A canopy or windscreen would have a huge aerodynamic influence. Just by closing the cockpit you shed a substantial amount of drag and change the air flow over most of the car. You would almost certainly increase top speed, which on a banked oval could result in cornering speeds too high for drivers to withstand without G-suits, a limit that was reached with open cars at Texas in 2001 during a Champ Car race. The race itself actually never took place because the drivers were suffering dizziness as a result of the high cornering loads.

Inside the cockpit you also find there are other issues, and it is these the have so far been tough to resolve because by sealing in the driver you inevitably make it much harder for him to get out of the car. The canopy would probably have to open upwards and forwards, which is not much good if a car is upside down or buried in the tyres. It is worth noting that in the FIA regulations there is a maximum amount time it can take for a driver to be able to get out of the car, and don't forget Nomex is only fireproof for so long.

Finally, with the drivers sealed in a very small space with a greenhouse above them, it's sure to get extremely hot in there and more than a little stuffy to the point that suffocation could be a real issue. As a result, the cars would then either have to be air conditioned or the drivers could even wear fighter pilot style breathing apparatus (requiring a total redesign of the crash helmet).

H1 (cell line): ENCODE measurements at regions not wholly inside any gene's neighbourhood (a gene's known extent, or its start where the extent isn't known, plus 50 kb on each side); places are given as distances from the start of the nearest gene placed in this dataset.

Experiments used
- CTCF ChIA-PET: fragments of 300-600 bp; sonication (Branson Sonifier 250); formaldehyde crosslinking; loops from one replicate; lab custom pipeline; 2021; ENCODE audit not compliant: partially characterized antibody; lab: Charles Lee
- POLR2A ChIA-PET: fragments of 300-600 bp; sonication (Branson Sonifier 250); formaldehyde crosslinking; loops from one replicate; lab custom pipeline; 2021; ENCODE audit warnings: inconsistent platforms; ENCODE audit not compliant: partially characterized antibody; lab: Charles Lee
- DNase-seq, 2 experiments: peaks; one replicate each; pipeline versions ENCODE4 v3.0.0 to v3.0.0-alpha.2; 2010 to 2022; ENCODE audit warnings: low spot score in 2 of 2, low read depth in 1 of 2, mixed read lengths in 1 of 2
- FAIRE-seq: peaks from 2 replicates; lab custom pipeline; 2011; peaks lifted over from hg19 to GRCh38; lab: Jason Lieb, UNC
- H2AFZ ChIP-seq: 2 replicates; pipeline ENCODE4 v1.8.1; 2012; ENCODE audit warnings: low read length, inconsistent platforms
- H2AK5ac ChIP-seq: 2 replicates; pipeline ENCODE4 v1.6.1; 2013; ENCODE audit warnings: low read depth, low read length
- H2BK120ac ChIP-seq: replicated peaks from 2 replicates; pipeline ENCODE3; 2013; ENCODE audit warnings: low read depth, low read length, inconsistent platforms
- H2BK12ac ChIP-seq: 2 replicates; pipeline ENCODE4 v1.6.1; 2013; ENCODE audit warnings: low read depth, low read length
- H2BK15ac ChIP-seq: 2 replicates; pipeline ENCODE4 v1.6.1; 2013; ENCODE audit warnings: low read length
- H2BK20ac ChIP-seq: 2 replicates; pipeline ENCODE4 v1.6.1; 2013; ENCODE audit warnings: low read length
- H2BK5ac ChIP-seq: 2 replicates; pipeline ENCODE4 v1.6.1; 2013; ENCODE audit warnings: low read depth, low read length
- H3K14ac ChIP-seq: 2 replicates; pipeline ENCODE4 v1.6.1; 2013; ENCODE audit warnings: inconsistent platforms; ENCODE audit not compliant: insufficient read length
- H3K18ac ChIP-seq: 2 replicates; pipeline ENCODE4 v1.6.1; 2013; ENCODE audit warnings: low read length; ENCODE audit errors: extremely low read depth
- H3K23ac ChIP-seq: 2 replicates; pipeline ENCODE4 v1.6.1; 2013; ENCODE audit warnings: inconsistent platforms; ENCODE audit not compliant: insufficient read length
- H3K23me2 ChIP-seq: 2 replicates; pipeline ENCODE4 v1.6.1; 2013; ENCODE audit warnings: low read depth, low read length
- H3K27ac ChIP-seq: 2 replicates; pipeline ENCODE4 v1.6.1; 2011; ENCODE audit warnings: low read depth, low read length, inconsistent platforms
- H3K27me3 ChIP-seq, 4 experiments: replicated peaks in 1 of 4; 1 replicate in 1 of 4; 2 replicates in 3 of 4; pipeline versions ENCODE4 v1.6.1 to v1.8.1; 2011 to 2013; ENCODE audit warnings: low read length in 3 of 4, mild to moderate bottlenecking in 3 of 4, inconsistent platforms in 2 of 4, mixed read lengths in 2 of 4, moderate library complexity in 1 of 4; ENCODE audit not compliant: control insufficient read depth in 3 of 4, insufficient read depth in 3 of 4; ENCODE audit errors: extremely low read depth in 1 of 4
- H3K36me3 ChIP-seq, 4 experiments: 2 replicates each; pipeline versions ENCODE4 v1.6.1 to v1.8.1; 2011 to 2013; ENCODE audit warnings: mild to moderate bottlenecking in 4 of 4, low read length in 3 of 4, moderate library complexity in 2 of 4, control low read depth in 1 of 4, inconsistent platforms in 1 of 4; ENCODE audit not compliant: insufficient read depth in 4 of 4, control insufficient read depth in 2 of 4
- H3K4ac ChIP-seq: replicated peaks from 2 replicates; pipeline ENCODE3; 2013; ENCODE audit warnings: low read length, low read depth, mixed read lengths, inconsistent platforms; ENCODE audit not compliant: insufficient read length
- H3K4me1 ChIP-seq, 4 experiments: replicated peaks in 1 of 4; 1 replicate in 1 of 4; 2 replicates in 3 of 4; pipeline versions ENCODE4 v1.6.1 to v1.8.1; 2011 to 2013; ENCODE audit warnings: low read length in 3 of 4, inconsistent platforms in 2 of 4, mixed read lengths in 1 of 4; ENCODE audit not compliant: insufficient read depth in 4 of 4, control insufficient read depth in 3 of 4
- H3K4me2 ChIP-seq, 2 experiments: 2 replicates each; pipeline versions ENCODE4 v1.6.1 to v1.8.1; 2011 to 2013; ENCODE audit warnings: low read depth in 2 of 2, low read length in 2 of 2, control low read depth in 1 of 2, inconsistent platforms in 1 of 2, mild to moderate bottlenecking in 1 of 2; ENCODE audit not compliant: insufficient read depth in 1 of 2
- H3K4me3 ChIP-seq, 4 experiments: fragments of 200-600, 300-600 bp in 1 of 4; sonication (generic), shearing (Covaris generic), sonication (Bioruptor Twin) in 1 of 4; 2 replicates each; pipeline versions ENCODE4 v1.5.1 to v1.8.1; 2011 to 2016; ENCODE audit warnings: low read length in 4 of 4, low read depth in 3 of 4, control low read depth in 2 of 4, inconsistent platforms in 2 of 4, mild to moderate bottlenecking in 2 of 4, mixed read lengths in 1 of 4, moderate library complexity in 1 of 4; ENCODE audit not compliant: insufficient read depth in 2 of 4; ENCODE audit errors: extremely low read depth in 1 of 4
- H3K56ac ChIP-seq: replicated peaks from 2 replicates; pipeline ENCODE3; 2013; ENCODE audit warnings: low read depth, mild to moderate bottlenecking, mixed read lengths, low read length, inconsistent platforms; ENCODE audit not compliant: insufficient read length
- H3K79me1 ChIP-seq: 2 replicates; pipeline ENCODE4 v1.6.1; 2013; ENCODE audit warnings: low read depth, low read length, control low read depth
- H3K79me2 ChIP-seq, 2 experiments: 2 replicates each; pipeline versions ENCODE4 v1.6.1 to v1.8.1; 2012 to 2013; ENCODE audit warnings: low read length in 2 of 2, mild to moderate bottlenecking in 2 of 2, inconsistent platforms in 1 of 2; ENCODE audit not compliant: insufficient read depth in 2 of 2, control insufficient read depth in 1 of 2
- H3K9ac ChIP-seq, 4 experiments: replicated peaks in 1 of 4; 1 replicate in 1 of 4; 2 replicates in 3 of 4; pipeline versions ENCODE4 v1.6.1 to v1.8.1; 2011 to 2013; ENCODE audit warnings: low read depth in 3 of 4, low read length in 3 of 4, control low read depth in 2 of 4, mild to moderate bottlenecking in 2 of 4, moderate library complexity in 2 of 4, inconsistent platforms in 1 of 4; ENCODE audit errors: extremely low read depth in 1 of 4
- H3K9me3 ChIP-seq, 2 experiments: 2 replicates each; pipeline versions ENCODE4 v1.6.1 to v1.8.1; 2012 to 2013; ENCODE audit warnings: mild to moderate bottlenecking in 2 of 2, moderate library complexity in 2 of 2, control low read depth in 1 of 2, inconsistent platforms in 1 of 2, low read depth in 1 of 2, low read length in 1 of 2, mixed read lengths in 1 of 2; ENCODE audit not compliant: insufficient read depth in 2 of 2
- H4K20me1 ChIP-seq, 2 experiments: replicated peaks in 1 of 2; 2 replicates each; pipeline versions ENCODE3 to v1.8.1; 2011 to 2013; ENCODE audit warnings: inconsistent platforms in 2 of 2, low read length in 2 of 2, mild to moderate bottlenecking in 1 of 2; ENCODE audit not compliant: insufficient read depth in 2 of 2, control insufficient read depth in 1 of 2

The counter argument to this is inevitably 'they have closed cars in WEC so it can't be that tough', but that fails to take into account the fact that the Le Mans cars are much bigger and heavier than those used in F1, which is why they are slower. Furthermore, we have seen the windscreens and roofs used in LMP1 fail before - Loic Duval's big crash during Le Mans practice in 2014 saw the roof of his Audi R18 ripped apart.

What of the other devices intended to protect the driver, like the frontal hoop designed by Lotus and tested by the FIA? Well, it wasn't attractive, but it worked fine.

However, the problem with it is that the driver would have very little forward visibility and that is the same issue with many proposals to improve safety in this area. There are some new concepts under discussion, with Mercedes GP proposing a structure around the drivers' head which has become known as the 'halo'. It is designed to deflect any debris from the drivers head (or at least reduce the impact) without impacting the visibility too much.

Though the renders shown to date still allow debris to impact the driver if it had the right trajectory, it seems likely that it could still slow driver extrication after a crash and will without a doubt reduce visibility. A second proposal apparently features fins around the cockpit to serve the same purpose, but not obscure the sight lines.

However, none of these issues are impossible to solve, and the use of canopies or some kind of frontal head protection in F1 and Indycar is inevitable. These are not my sentiments, but largely those of Charlie Whiting who has commented to this.

In IndyCar a drag racing style canopy is being proposed by Aerodine composites, but it is important to stress here that there is no quick or easy fix to open wheel cockpit safety, and years of research will likely be conducted before we see a closed car or a frontal protection device deployed either in F1 or IndyCar.

Max Yamabiko

Max Yamabiko will bring you a closer look at the technical side of F1 and motorsport in 2015, from the latest developments and solutions employed to keep you ahead of the game